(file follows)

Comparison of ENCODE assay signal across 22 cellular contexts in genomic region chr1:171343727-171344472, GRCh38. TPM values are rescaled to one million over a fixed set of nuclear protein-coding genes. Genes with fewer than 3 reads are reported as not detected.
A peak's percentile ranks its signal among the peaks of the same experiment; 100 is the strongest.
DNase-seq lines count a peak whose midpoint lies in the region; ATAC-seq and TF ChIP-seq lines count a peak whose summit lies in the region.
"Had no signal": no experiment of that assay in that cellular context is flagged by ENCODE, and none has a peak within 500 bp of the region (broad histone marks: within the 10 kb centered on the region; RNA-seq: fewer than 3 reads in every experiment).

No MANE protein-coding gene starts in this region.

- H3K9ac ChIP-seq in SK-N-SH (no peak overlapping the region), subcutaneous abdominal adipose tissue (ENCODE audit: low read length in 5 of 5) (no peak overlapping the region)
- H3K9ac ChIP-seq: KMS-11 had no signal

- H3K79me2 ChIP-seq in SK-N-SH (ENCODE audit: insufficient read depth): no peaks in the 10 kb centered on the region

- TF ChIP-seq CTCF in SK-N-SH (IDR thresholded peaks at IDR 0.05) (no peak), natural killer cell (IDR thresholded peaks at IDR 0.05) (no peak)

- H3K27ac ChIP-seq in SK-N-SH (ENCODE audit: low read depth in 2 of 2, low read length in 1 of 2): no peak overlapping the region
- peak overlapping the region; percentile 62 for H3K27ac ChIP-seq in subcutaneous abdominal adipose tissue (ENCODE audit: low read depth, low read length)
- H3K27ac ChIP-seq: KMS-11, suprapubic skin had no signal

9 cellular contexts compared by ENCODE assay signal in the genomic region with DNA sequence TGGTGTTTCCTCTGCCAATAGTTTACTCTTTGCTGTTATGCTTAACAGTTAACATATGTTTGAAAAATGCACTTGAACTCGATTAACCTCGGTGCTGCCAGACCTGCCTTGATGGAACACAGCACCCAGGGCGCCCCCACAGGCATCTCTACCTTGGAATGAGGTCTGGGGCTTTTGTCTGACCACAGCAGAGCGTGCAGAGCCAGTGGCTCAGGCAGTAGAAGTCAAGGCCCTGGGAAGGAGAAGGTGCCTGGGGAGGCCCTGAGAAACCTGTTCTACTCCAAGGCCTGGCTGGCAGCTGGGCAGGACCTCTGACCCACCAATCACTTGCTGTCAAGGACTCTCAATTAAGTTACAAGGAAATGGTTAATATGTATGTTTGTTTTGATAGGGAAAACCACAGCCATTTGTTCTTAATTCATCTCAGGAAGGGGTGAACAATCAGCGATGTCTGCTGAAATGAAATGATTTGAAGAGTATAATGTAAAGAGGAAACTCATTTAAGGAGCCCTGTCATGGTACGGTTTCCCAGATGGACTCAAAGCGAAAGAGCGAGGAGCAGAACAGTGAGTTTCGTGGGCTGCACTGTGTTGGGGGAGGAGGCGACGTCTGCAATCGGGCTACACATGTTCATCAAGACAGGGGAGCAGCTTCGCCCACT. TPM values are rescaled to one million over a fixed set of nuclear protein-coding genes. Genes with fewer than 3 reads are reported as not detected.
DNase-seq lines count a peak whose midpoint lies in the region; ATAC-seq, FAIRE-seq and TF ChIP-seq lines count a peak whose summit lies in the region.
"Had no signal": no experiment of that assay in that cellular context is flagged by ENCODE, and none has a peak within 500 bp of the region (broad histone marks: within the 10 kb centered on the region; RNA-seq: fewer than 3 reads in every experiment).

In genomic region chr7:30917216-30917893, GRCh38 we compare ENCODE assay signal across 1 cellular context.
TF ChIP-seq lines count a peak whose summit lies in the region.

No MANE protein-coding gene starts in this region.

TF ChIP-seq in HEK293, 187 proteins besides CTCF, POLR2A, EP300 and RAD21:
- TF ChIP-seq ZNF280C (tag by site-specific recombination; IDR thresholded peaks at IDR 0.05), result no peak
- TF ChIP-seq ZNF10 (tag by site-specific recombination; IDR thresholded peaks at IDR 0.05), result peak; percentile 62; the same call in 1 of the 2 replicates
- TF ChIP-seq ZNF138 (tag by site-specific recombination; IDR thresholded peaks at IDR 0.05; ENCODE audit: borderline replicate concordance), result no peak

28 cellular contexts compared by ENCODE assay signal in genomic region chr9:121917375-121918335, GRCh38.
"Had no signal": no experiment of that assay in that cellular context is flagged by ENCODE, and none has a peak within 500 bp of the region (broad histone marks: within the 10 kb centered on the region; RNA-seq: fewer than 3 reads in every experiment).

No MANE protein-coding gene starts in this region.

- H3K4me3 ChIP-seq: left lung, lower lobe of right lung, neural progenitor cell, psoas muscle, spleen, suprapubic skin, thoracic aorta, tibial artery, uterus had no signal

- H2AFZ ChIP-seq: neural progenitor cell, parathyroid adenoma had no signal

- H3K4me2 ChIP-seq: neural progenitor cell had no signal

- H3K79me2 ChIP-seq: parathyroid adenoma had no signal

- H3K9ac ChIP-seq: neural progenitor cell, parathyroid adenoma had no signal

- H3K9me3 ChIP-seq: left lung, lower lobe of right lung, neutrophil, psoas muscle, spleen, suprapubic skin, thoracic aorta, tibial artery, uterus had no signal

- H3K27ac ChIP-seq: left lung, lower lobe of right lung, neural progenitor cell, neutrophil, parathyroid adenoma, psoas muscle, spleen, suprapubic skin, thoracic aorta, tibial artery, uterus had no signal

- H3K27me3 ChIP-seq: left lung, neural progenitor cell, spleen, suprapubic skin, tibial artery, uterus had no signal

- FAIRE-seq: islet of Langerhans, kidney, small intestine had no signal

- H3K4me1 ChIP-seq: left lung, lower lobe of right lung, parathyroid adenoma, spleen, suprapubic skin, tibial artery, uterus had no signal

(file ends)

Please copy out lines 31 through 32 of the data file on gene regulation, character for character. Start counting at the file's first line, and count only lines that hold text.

- H3K9me3 ChIP-seq: left lung, lower lobe of right lung, neutrophil, psoas muscle, spleen, suprapubic skin, thoracic aorta, tibial artery, uterus had no signal

- H3K27ac ChIP-seq: left lung, lower lobe of right lung, neural progenitor cell, neutrophil, parathyroid adenoma, psoas muscle, spleen, suprapubic skin, thoracic aorta, tibial artery, uterus had no signal